In this article, we’re going to sketch out a basic approach to demand planning strategy that could make your drinks distribution business more profitable.
But first, why strategising and planning according to demand so important.
In a nutshell, the benefits are lower stock, lower logistics costs, and increased profitability. Better demand forecasting can help you cut down your finished goods inventory – ensuring you buy in just enough to cover your needs. For your bonded warehouses, it means that only the necessary inventory is moved out of the bonded area at the right time (therefore cash isn’t tied up in fees where it doesn’t have to be). You may also see a fall in your transportation costs, thanks to an increased capacity to keep your logistics team up to date on which vehicles, staff and inventory are required in each given time and place.
With a lower margin for error within your forecasts, the temptation to overbuy will not be so great. That will mean fewer scrambles to get rid of excess stock at unprofitable prices, less stock going out of date on your shelves, and less cash tied up in your warehouse. Ultimately, these improvements to efficiency will results in better overall business performance and, ultimately, more revenue.
How do I implement a demand planning strategy?
Rolling out improved demand forecasting across your entire inventory is a daunting task. That’s why it’s far better to start with a few products in order to develop a proof-of-concept. Focus on two or three products which have caused you forecasting problems in the past. This will help avoid the risk of worsening aspects of your forecasting while you iron out any preliminary kinks.
Trend projection and statistical analysis
Through analysing their sales over time, drinks sellers can make predictions – with varying levels of sophistication – on how much stock they will sell in future. Many take the relatively-simple and effective approach of studying the volume of sales made on the corresponding day, week or month, in previous years. This information can be used to plot a graph that provides an indication of how future sales might look, which in turn can be used to determine how much inventory the company needs to stockpile. Increasingly, drinks suppliers are using business intelligence software to automate these processes – and also benefiting from reports generated off the back of this data.
Surveying consumers can provide insight into how variables affect buying behaviour. This approach can be used to provide evidence for or against hypotheses used in statistical analysis, e.g. “90% of customers in our survey said they would be more likely to buy a fruit cider on a sunny day. This supports our data, which shows sales of this product type are x3 higher in summer than they are in winter.”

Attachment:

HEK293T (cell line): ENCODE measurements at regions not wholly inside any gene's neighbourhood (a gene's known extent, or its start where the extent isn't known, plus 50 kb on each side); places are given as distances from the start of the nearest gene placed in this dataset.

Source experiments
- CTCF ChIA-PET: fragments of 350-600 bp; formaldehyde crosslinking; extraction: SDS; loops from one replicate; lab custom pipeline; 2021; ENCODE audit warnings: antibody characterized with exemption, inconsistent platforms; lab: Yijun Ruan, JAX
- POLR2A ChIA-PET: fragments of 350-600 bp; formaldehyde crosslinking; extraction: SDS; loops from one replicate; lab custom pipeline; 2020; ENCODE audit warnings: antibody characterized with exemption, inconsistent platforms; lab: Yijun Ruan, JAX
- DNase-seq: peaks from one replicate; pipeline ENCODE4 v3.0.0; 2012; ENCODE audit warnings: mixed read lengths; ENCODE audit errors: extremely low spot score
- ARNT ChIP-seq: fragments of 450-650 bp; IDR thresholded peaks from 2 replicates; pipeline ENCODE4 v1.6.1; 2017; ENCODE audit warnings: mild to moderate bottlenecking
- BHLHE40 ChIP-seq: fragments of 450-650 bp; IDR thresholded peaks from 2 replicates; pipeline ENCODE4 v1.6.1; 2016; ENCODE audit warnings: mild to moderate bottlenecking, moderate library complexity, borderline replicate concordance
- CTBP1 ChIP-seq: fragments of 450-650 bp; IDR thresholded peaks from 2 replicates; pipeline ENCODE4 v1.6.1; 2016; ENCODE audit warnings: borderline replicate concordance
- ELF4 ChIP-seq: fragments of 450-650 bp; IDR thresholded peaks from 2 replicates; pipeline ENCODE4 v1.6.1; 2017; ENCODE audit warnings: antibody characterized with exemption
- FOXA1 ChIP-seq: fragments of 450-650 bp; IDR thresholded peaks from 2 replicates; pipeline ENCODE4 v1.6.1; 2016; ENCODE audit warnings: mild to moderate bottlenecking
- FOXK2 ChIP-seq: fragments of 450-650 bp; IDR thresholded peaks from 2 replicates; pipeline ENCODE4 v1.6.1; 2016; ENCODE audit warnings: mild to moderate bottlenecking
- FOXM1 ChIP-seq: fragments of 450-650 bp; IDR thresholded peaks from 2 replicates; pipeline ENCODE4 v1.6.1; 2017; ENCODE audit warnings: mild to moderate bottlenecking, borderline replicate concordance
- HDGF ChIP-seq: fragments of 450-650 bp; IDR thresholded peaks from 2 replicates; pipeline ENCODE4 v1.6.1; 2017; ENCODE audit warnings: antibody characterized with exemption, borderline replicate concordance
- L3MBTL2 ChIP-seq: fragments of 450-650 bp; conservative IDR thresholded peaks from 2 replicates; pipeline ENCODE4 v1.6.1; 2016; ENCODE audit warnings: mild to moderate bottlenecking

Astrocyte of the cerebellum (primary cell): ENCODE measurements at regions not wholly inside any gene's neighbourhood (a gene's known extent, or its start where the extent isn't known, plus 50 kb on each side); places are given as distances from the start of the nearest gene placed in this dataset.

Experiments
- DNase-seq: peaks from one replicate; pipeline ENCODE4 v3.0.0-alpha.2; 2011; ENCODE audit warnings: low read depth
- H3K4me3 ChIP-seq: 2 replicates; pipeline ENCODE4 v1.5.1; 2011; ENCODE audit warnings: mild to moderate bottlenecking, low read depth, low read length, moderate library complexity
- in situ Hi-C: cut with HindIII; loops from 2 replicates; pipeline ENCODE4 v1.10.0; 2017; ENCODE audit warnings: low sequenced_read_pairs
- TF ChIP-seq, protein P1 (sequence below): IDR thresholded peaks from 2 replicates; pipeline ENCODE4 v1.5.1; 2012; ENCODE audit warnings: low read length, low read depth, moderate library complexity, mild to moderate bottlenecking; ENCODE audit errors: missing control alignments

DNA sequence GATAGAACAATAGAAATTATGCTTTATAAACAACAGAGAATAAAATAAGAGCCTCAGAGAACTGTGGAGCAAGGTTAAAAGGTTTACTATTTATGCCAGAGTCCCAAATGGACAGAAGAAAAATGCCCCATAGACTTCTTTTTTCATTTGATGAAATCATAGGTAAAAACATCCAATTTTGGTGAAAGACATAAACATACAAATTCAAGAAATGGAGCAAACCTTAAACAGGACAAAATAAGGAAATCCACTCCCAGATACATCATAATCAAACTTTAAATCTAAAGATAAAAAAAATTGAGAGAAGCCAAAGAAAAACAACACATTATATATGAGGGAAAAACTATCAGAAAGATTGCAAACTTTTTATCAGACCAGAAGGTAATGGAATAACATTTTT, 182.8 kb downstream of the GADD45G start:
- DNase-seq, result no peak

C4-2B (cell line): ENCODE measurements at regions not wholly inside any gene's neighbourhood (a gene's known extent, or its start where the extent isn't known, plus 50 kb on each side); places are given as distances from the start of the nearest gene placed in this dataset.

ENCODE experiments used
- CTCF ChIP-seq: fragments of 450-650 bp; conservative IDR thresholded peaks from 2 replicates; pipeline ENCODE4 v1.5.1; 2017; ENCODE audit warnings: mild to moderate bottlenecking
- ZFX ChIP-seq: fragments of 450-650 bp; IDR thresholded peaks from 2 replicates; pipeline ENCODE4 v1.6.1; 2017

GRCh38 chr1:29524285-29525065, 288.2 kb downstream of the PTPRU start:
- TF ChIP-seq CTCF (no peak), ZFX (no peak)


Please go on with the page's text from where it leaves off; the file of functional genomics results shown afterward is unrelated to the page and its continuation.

Fickle consumers and demand volatility
Demand volatility is particularly pronounced in the drinks industry, due to a vast array of variables including the weather, other vendors’ promotional activities, micro- and macro-economic factors, and special events held at individual clients’ venues.
Mini Case Study
Take drink sales at a music venue for example: Let’s say a venue sold exactly the same quantity of tickets for two gigs on consecutive Friday nights. You may therefore assume they would see a similar amount of stock sold on both. However, if the first night’s performer is a Thin Lizzy tribute act, and the second is a Justin Bieber impersonator, there could be similar differences in sales – on the first night they may sell out of beer; but on the second they may sell out of soft drinks. This is just one of countless examples that illustrate the challenge facing demand forecasters – consumers’ tastes are just as fickle as their musical preferences.
Lightening the Logistics Load
It’s possible to help demand forecasters out by making sure processes across the organisation are as efficient as they can be – this means increasing certainty, confidence, and delivering with speed.
This will likely require a degree of client education. Gentle reminders are necessary to highlight the fact that the earlier they place their orders, the smoother the transaction will be from the supplier end. Less obvious, but perhaps most pertinent to quick order-capture, will be the technology used to make this happen.
Ideally, it should take the client no more than a few minutes to place an order on the online web portal and have an order receipt in their inbox. This will come down largely to the user experience of your client-facing order taking software.
Some drinks distributors assist this process by using order-taking software that facilitates repeat orders in a few taps/clicks, or automatically recommends products based on the account’s history.
This applies just as much to the internal order creation process that ensues when a client’s order is taken. By automating admin and internal communication tasks from that process it’s possible to improve the speed and accuracy of order creation – which, in turn, will give your demand analysts better data, sooner.
Conclusion: Control Fluctuating Demand
Doing what you can to improve your demand planning strategy is key to business growth. It’ll help you maintain the level of service customers expect when demand goes up, and avoid issues including over-staffing and stock wastage, when it goes down.
No company does this perfectly, and no company ever will. However, every seller has the capacity to improve – and that will mean improved efficiency, happier customers and higher profits.
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